not be revealed or be revealed only in a specified way[,
]" id, to, inter alia, an attorney for
one of the parties, see Blackbird Tech LLC v. Serv.
Lighting & Elec. Supplies, Inc., Civil Action No.
15-53-RGA, 2016 WL 2904592, at *1 (D. Del. May 18, 2016). A
party seeking a modification to a protective order (here,
Plaintiff) regarding an attorney's access to otherwise
protected information carries the burden of demonstrating
"good cause" for the modification. Cf. In re
Deutsche Bank Trust Co. Ams., 605 F.3d. 1373, 1378 (Fed.
Cir. 2010); Pansy v. Borough of Stroudsburg, 23 F.3d
772, 790 (3d Cir. 1994); Apeldyn Corp. v. AU Optronics
Corp., Civil Action No. 08-568-SLR, 2012 WL 2368796, at
*2 (D. Del. June 13, 2012); Phillips Petroleum Co. v.
Rexene Prods. Co., 158 F.R.D. 43, 46 (D. Del. 1994);
Cytosport, Inc. v. Vital Pharm., Inc., No. CIV.
S-08-2632 FCD/GGH, 2010 WL 728454, at *1 & n.3 (E.D. Cal.
Mar. 2, 2010); see also (Tr. at 18).
United States Court of Appeals for the Federal
Circuit has stated that in determining whether
good cause has been shown to support modification to a
protective order of the type at issue here, a court must
first consider whether the modification would bring with it
an "unacceptable risk of inadvertent disclosure" or
competitive misuse of confidential information. In re
Deutsche Bank, 605 F.3d. at 1378-79 (citation
omitted). The Court must then "balance"
that risk against the potential harm to the moving party,
were the modification not to be adopted, and were it to thus
face restrictions on its right to have the benefit of counsel
of its choice. Id. at 1380.
Unacceptable Risk of Inadvertent Disclosure or Competitive
assessing whether a proposed modification of a Protective
Order would present an unacceptable risk of inadvertent
disclosure or competitive misuse of confidential information,
it would be error to deny access solely because of an
in-house counsel's "general position"; instead,
"the factual circumstances surrounding each individual
counsel's activities, association, and relationship with
a party ... must govern any concern for inadvertent or
accidental disclosure." U.S. Steel Corp. v. United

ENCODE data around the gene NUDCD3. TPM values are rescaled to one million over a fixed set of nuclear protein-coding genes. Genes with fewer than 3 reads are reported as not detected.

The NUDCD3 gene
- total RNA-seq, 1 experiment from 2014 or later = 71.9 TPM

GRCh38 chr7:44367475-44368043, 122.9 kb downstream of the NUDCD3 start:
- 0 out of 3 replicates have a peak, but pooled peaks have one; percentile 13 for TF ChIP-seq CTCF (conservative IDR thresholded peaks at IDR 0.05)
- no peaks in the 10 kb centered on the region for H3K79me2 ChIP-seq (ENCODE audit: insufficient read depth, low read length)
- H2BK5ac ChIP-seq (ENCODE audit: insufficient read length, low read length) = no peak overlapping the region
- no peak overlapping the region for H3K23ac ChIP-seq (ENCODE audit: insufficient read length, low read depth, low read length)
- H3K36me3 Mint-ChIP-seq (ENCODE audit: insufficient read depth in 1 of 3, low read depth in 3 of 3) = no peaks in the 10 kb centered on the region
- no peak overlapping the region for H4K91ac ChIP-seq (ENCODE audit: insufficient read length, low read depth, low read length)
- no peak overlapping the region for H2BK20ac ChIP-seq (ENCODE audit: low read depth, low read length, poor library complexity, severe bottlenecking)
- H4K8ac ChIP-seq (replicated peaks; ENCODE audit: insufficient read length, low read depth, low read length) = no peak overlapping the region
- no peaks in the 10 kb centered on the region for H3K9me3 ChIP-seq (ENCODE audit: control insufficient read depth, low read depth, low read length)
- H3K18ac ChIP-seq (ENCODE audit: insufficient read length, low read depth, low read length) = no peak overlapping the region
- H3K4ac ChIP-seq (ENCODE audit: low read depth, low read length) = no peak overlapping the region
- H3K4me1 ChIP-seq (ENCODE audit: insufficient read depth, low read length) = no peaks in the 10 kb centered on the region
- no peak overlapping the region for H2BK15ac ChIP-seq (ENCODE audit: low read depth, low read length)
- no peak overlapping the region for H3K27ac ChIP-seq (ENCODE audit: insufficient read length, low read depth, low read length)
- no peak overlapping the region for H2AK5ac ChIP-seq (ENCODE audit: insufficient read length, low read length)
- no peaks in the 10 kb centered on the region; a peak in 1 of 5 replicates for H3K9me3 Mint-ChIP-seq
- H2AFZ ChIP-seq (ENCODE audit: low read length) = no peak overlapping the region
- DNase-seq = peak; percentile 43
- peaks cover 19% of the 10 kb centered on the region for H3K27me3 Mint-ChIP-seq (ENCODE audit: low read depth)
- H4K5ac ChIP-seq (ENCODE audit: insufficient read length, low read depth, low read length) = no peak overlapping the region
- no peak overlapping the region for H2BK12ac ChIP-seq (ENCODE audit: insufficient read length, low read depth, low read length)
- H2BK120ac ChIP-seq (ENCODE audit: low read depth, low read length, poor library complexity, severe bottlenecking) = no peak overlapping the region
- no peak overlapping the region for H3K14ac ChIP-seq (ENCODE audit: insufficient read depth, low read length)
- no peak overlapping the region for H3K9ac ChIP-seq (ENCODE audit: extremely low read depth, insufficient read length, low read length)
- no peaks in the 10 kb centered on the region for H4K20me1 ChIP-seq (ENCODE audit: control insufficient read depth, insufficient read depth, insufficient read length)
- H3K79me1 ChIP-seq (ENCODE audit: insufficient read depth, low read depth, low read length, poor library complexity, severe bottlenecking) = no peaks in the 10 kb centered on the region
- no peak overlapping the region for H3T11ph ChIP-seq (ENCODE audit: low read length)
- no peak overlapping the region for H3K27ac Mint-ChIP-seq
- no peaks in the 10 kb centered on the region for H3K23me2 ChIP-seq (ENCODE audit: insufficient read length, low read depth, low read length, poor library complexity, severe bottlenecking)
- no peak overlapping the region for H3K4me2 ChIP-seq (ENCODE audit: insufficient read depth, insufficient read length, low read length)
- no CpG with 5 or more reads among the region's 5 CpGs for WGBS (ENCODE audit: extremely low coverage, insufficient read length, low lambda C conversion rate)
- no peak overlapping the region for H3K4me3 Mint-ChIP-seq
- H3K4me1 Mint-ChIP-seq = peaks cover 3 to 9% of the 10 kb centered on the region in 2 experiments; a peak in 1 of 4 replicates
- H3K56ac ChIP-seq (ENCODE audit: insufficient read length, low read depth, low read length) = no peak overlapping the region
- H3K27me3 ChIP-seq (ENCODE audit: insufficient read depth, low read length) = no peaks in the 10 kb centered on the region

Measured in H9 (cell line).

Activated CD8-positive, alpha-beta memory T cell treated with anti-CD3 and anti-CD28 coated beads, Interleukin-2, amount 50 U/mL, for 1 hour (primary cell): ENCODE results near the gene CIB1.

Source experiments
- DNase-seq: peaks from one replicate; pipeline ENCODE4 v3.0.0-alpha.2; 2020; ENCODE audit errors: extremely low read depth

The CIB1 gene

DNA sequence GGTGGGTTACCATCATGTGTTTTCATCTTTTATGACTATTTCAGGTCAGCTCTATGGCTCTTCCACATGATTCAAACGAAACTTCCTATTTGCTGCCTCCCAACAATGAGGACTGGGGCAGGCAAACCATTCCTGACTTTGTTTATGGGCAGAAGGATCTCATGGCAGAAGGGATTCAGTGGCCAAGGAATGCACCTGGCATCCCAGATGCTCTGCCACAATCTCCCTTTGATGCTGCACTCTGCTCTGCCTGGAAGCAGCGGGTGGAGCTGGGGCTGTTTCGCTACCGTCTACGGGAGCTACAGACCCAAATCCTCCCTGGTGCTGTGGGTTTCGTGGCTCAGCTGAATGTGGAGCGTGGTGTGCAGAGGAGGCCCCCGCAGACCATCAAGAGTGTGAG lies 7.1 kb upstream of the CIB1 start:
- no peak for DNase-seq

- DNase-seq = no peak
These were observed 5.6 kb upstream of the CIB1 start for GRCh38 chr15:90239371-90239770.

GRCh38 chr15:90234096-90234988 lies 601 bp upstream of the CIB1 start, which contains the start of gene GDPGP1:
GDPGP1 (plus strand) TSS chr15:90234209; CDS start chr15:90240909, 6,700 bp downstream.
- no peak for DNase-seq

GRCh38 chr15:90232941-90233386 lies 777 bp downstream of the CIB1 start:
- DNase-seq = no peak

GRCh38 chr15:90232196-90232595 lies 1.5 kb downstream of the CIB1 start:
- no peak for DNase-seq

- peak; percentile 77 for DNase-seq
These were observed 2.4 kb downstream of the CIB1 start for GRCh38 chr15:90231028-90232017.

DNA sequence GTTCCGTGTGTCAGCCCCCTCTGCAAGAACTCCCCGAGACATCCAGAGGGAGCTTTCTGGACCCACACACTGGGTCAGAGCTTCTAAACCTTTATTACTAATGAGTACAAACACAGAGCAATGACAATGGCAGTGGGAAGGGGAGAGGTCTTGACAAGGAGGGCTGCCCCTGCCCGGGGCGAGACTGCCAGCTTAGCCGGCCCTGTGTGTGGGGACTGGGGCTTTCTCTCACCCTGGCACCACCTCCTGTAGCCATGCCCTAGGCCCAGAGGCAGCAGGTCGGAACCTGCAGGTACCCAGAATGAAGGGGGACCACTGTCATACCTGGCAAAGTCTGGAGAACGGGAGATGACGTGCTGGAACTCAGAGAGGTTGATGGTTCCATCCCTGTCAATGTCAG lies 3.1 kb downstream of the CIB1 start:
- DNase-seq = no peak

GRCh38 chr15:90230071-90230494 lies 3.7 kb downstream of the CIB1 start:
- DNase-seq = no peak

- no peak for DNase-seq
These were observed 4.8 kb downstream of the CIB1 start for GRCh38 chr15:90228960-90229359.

States, 730 F.2d 1465, 1467-68 (Fed. Cir. 1984); see
also Boehringer Ingelheim Pharm., Inc. v. Hereon
Labs. Corp., Civ. A. No. 89-484-CMW, 1990 WL 160666, at
*1 (D. Del. Oct. 12, 1990). This decision will turn, then, on
a fact-intensive inquiry into whether affected counsel (here,
Mr. McGee) participates in "competitive
decisionmaking" at PhishMe. U.S. Steel Corp.,
730 F.2d at 1467-68; In re Deutsche Bank, 605 F.3d
at 1378. The Federal Circuit has defined "competitive
decisionmaking" as "counsel's activities,
association, and relationship with a client that are such as
to involve counsel's advice and participation in any or
all of the client's decisions (pricing, product design,
etc.) made in light of similar or corresponding information
about a competitor." U.S. Steel Corp., 730 F.2d
at 1468 n.3; see also In re Deutsche Bank,
605 F.3d at 1378-79.
the parties focus much of their briefing on whether Mr.
McGee, in fact, participates in competitive decisionmaking.
The Court will similarly reserve much of its focus for this
issue. In addressing that question, it makes sense to first
assess what we know about Mr. McGee's responsibilities at
PhishMe (drawn from two declarations that Mr. McGee has
submitted and a few other materials of record):
• Mr. McGee states that, in his role as General Counsel,
he is "responsible for all of PhishMe's legal
affairs and provide[s] advice and counsel to the company on
legal, compliance, and privacy matters." (D.I. 96, ex. 4
at ¶ 3) He reports directly to Rohyt Belani,
PhishMe's Chief Executive Officer ("CEO").
• Mr. McGee avers that while he "participate[s] in
evaluating whether other companies are infringing
PhishMe's intellectual property rights and in formulating
enforcement strategies [, ]" he is "not authorized,
however, to make the ultimate decisions on whether and on
what terms to license PhishMe's intellectual property,
including the patents PhishMe has asserted against Wombat, or
on whether to enforce PhishMe's patents against entities
it believes infringe[, ]" or as to whether initiate or
settle litigation. (Id. at ¶¶ 4-5)
PhishMe's CEO and its Board of Directors
("Board") make those "ultimate decisions
[.]" (Id. at ¶ 4)
• Mr. McGee also manages PhishMe's "outside
patent prosecution counsel in the prosecution of patent
applications and in post-issuance proceedings related to
PhishMe's patents." (Id. at ¶ 5)
• Additionally, Mr. McGee supervises two other in-house
attorneys and a barrister-in-training. (Id. at
¶ 3) One of those two attorneys, inter alia,
reviews and drafts contracts, developing contractual language
based on terms negotiated by ...